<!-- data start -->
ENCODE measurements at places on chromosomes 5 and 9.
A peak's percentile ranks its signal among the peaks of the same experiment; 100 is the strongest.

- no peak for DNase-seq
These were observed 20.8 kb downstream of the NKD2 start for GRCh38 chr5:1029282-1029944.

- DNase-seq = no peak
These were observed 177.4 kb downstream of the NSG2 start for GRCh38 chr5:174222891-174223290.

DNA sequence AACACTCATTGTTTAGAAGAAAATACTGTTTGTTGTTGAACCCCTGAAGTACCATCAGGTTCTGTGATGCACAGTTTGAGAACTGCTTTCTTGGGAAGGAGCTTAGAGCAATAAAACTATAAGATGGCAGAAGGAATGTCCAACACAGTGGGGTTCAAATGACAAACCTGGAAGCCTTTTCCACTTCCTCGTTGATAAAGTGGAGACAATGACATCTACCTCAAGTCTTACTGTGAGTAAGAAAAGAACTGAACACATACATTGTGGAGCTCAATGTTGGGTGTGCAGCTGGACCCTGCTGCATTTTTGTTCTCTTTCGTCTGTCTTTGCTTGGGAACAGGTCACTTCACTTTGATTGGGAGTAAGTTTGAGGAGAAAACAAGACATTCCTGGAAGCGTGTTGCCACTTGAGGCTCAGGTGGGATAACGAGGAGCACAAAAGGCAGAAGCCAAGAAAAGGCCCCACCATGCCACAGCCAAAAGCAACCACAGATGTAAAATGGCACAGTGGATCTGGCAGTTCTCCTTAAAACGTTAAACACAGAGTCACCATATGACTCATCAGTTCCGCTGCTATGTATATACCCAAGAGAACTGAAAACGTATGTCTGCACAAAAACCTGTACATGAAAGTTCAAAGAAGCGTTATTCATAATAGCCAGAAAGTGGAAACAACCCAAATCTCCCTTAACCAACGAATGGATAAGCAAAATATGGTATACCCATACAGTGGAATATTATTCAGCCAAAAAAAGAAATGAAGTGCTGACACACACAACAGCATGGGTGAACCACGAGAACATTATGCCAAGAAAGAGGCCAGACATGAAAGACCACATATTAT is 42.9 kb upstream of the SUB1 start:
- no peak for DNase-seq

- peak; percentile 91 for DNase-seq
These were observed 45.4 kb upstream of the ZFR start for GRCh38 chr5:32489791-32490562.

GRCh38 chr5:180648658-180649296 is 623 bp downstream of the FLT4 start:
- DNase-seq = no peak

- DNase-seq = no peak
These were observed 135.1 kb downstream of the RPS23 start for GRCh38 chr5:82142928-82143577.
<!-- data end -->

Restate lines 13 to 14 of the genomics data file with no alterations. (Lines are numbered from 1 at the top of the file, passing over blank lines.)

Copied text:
- DNase-seq = no peak
These were observed 135.1 kb downstream of the RPS23 start for GRCh38 chr5:82142928-82143577.